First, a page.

Hunkar Begendi is one of the landmarks of our cuisine and very popular at home. It is great for entertaining; looks very inviting and the marriage of the eggplant & béchamel sauce with the ragout is divine. For a vegetarian option, why not serving the puree with Fried Aubergine (Eggplant), Courgette (Zucchini) and Peppers with Tomato Sauce; Saksuka ? 

Kunefe – Kadayifi

Syrup soaked delicate pastry strands with cheese; kunefe is an ultimate treat.

This dessert is one of the signature dishes of my hometown, Antakya (please click here for more delicious recipes and photos from Antakya). I can still remember getting the freshly baked Tel Kadayif (pastry strands) from the local bakery, watching the delicate strands forming from the huge sieve. And I can still visualize my grandmother cooking Kunefe in her stone oven in her garden, and, we, her grandchildren excitedly waiting for any leftovers of the butter soaked pastry strands….glorious days .

Tel kadayif is a dough, pushed through a sieve to form delicate strands, which looks like vermicelli. In Antakya, there are specialty shops like this, making the fresh pastry strands for kunefe.

Tel kadayif is a dough, pushed through a sieve to form delicate strands, which looks like vermicelli and when soaked in butter and baked, resembles golden shredded wheat. It is the basis for many desserts but this is the most impressive. The hot cheese should ooze out giving an interesting contrast to the syrup soaked, crunchy casing. Any unsalted cheese which melts easily can be used – mozzarella works well too. It can be baked in one big pan or smaller ones as individual portions.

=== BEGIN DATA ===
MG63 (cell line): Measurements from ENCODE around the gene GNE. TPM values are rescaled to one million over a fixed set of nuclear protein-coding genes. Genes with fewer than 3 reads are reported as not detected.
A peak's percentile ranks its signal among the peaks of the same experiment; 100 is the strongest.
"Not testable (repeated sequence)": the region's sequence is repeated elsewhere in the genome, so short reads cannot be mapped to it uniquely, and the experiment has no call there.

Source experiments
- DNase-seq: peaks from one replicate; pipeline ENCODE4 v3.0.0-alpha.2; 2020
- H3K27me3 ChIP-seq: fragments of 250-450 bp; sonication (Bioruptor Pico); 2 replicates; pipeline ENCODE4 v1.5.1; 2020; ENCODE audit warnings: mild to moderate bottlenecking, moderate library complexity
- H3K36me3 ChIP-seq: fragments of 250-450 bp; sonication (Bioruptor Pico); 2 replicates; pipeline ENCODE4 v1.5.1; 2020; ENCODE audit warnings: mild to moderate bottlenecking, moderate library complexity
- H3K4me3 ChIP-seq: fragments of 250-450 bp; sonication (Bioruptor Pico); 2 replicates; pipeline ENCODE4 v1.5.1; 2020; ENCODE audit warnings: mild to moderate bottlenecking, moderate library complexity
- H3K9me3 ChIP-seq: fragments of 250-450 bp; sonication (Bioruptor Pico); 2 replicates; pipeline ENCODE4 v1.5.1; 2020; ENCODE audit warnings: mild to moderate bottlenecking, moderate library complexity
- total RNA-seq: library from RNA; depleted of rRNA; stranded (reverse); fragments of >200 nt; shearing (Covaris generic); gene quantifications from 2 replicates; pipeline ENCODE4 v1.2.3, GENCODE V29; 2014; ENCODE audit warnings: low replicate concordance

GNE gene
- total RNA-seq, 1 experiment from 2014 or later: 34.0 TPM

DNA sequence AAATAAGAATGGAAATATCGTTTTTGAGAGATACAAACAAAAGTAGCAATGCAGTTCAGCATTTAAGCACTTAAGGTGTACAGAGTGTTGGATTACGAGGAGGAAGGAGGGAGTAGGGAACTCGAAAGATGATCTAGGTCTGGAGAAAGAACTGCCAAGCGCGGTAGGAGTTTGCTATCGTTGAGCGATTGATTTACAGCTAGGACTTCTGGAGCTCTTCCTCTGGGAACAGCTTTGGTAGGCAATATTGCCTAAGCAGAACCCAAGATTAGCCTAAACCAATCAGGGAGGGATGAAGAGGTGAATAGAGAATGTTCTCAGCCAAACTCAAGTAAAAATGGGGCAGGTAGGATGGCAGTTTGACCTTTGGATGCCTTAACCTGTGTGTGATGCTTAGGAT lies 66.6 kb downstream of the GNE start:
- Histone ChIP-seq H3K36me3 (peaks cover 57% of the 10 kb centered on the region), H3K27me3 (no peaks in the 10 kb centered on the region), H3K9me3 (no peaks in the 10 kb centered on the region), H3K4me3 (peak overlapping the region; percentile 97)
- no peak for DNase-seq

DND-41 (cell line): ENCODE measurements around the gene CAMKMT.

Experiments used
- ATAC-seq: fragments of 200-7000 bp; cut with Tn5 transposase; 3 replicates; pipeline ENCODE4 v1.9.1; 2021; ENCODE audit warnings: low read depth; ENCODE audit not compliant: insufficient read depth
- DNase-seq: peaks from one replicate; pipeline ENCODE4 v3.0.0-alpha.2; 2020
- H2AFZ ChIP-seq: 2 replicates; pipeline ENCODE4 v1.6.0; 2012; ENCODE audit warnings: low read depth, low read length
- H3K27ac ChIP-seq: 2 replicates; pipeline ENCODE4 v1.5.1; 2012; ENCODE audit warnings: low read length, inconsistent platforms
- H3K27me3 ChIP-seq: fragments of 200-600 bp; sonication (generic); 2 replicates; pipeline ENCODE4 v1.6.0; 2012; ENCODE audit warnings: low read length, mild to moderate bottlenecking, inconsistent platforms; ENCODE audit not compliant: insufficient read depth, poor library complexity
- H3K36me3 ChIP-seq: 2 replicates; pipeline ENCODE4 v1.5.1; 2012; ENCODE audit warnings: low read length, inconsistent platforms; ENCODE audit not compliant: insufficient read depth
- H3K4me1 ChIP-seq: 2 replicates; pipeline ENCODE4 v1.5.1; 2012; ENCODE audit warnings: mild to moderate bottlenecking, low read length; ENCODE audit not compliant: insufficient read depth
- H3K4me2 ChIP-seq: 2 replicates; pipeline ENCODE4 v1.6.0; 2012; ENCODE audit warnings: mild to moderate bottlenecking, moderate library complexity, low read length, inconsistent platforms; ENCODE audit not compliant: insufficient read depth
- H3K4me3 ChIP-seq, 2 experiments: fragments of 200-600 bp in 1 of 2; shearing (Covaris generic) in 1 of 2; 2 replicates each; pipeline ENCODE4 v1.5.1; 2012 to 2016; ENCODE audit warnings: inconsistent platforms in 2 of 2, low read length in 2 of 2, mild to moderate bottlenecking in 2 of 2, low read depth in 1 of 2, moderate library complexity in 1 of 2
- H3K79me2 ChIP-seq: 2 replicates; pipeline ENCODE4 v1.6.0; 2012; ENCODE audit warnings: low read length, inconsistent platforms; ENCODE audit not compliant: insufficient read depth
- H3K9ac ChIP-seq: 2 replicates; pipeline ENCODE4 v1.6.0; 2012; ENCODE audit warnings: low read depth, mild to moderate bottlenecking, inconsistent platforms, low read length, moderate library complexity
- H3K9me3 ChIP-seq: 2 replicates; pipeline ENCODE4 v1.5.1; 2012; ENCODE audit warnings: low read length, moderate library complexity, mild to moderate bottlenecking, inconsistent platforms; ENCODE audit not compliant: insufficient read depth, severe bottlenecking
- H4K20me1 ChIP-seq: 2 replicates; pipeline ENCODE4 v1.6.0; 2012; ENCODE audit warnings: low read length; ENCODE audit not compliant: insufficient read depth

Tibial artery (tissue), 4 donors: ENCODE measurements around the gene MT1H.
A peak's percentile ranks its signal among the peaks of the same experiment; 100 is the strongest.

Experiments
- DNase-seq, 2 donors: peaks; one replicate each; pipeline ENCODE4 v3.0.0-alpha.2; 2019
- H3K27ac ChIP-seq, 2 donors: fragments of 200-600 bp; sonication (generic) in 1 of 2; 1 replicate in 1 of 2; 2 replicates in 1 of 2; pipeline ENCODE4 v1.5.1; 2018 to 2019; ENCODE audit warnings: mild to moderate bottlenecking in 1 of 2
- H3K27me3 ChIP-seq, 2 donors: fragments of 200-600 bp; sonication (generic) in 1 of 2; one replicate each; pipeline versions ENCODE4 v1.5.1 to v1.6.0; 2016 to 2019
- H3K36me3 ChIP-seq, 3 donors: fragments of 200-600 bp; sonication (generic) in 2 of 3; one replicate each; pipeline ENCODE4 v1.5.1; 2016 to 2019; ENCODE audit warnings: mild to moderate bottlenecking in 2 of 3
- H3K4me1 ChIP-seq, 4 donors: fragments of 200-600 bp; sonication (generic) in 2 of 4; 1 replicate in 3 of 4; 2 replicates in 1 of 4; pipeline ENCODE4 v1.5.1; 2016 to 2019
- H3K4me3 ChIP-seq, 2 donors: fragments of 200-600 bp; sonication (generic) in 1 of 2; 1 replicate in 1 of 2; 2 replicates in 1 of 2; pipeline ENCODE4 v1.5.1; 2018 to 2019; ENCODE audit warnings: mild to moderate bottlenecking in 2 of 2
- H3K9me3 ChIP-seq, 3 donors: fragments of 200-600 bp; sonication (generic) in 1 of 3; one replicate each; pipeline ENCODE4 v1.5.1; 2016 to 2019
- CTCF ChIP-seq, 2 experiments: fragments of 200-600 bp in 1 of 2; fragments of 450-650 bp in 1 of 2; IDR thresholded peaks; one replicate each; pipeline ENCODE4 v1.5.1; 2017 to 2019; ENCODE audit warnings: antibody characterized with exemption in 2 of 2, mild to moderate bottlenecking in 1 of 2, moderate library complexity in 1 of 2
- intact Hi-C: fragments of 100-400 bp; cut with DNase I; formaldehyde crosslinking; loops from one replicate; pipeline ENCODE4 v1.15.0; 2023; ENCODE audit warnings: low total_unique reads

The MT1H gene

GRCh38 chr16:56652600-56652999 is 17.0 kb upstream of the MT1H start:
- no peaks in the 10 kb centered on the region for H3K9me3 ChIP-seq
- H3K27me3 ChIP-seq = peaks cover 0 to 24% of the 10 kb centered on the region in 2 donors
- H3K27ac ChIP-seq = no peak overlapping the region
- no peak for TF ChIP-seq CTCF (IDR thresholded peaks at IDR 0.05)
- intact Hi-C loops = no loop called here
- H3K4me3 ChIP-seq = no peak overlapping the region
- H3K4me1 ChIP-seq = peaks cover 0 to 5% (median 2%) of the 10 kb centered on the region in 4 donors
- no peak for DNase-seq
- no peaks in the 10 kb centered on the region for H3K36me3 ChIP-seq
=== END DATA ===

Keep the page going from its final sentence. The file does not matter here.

Kunefe recipe will be in the blog shortly.

We will finish the class with the aromatic Turkish coffee, Turkish way. Always a wonderful experience.

Turkish coffee; delicious way to end a Turkish meal.

Have you ever made any of these dishes? Could I tempt you to have a go?:) I would be more than happy to help you along the way and answer your questions, just let me know. I bet yours will be more delicious than mine:)

My late grandmother's 450 year old stone house in Antakya; the house has been a very happy place to cook and enjoy delicious food, and an inspiration for us to keep the recipes, traditions alive.

Happy Cooking, Afiyet Olsun!

Ozlem

 

 

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Stuffed Peppers and Zucchini with Bulgur, Ground Meat and Spices; Antakya Style

Stuffed peppers and zucchini with bulgur, ground meat & onion

Stuffed peppers and zucchini with bulgur, ground meat & onion

Some of the food we eat has the power to transport us to our childhood, have a special link to bond us with those precious memories. These stuffed peppers and courgettes (zucchini) have such power on me; they are the delicious gateways to take me back home, right to my mother’s as well as my grandmother’s kitchen in the ancient city of Antioch, Antakya.